Recovering From Knee Replacement Surgery: What To Expect

There are few things more difficult than recovering from a knee replacement surgery. There are numerous precautions with which you should familiarize yourself. During the recovery period of your knee replacement surgery, it is best to follow your physician's and surgeon's instructions to an absolute T. However, what is it that you can expect? Included throughout this brief article are some insights on what to expect after experiencing knee replacement surgery and some tips on how to deal with these phenomenon.

Short Term Recovery

Short-term recovery basically refers to the time after your surgery to the time it will actually take until you can properly walk on your knee again and until the worst pain subsides. You can expect a rather extensive amount of pain during this time, but it should be made, if not bearable, then manageable by the use of prescription medication prescribed by your physician.

The good news is that most people make it through this period quite well, and you will be able to experience your brand new knee for the first time during this period. Two of the biggest problems associated with the period of time during short-term recovery are blood clots and maintaining proper mobility. Due to the fact that you will be largely immobile during this time, the presence of blood clots is a real possibility. You will most likely be given blood thinners to prevent this from occurring, as well as be put on a diet that lacks vitamin K and other factors that are known to thicken blood.

As to the matter of mobility, you will most likely be dealing with a physical therapist for this matter. A physical therapist, who will probably be recommended to you by your physician, should help you with a number of mobility exercises. These mobility exercises will help you both deal with the pain and maintain muscle integrity that you will undoubtedly lose during this period of recovery. You will probably be given exercises that you should do at home daily, as well as exercises you will do in physical therapy.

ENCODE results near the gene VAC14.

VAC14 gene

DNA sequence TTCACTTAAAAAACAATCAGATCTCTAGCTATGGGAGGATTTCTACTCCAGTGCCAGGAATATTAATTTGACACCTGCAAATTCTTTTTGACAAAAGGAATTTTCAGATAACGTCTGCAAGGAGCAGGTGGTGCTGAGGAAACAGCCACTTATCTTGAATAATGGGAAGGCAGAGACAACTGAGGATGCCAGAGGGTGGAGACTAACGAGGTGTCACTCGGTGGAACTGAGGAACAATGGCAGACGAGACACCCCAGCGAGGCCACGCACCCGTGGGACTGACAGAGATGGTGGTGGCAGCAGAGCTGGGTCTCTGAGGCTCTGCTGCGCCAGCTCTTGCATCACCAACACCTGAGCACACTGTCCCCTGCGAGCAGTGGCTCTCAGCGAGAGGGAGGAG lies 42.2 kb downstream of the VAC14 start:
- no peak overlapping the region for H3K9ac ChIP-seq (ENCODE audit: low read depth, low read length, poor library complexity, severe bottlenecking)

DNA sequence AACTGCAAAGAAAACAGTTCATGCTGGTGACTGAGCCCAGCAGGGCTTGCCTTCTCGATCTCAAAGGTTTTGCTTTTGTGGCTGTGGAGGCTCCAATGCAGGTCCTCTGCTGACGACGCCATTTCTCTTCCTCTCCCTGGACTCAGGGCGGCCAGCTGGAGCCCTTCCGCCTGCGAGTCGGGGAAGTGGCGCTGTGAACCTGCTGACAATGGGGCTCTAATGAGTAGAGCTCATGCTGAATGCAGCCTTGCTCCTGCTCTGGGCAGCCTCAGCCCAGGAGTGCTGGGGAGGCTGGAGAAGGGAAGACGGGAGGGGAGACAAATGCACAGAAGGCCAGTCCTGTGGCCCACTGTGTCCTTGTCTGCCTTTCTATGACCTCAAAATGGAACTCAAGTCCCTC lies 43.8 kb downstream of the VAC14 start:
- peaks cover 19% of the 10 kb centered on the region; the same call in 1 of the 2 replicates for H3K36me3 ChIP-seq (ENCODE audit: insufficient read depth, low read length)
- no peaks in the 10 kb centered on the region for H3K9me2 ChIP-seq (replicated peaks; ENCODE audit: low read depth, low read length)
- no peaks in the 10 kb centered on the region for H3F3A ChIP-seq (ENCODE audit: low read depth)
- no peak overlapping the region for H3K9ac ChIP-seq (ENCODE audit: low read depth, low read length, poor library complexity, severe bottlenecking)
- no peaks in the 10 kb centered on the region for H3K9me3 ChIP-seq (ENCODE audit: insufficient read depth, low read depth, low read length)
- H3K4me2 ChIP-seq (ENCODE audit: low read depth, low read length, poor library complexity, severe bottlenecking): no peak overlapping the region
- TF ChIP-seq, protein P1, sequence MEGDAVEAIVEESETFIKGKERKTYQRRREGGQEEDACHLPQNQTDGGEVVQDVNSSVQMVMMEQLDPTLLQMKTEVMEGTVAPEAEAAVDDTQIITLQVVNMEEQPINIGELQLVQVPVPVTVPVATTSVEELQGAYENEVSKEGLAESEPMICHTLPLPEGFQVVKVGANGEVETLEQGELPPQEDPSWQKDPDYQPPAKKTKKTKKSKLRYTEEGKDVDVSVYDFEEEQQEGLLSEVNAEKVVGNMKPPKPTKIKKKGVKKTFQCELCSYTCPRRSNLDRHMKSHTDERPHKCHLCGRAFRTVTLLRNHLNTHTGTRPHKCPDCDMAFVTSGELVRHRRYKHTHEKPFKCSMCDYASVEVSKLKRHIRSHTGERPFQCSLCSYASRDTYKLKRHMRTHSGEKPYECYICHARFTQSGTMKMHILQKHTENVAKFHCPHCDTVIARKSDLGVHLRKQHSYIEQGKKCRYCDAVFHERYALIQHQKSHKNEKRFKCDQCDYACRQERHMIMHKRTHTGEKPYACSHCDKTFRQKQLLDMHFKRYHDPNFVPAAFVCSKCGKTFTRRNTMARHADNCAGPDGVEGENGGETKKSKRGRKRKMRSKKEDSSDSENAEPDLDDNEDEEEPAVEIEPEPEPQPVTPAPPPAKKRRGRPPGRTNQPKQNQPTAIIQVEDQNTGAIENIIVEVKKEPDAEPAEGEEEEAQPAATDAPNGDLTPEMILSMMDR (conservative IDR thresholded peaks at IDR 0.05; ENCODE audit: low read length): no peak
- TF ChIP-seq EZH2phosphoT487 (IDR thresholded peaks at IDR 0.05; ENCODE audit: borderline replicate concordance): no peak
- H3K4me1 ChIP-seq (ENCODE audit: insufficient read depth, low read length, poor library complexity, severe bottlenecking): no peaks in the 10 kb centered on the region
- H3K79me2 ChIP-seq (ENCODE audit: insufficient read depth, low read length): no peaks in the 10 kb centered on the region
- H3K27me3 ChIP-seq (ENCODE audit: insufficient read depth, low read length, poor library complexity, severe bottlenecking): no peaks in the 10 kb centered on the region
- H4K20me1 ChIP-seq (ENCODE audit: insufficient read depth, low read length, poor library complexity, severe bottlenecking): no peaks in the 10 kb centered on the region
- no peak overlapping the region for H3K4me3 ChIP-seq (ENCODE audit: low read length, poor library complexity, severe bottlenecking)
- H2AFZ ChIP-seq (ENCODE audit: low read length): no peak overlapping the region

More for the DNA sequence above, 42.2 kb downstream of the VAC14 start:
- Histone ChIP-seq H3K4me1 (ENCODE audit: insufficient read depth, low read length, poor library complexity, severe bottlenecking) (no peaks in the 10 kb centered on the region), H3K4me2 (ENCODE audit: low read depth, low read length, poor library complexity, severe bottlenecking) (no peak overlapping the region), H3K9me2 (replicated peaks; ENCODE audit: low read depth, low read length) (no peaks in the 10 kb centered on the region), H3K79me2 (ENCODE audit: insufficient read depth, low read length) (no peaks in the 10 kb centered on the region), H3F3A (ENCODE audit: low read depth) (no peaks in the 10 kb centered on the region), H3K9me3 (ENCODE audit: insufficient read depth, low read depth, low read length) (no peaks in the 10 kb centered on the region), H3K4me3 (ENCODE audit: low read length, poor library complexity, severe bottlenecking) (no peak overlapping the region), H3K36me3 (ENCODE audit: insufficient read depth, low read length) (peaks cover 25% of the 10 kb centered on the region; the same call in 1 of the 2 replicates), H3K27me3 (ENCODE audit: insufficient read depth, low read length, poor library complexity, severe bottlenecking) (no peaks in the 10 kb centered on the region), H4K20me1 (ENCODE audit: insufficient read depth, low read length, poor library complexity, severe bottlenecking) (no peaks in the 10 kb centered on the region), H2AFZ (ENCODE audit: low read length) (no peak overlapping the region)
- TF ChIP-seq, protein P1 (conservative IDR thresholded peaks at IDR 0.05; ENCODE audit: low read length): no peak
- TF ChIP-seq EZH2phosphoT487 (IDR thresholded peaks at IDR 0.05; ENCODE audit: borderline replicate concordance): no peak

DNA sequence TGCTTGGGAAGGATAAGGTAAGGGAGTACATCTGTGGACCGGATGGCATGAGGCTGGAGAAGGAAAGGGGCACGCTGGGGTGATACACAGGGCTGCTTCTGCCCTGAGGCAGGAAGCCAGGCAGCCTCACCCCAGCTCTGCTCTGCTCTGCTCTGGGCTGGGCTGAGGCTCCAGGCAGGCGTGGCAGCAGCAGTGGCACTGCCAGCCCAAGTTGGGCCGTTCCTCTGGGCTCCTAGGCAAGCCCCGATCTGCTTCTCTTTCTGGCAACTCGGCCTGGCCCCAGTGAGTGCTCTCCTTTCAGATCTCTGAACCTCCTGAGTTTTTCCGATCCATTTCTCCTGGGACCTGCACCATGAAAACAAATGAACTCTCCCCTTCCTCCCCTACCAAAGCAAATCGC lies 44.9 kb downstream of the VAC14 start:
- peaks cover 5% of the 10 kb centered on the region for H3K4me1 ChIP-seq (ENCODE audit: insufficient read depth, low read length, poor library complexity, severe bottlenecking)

Long Term Recovery

Long-term recovery refers to the period of time that comes some time after short-term recovery. This phase usually begins after the third month and lasts until you have fully and properly recovered as much mobility as your body possibly can – which can take upwards of 12 months.

Generally speaking, at this point, you are ready to return to your every day activities. However, there are still some precautions to heed and things like swelling can still happen upwards of a year after your full recovery. You will have to take care of yourself and be aware that infections are going to be a possibility for the rest of your life, not just during the long-term recovery period.

If you have any other form of invasive surgery, the chance of outside sources affecting the property of your artificial knee is a real possibility. It is important to keep other physicians and surgeons you deal with aware of this situation so they do not compromise your health. You should also speak to your physician about high impact sports or exercises, such as jogging and especially sports such as football. Depending on your condition, you might have to make these things a relic of your past. Your implants may set off metal detectors, such as at airports, as well – if there is any metal present in the implant.

Living with an artificial knee need not be a horrible experience, although, especially in the months following up your surgery, it can be a difficult one. Hopefully, this article has shed some light on the experience that you can now expect.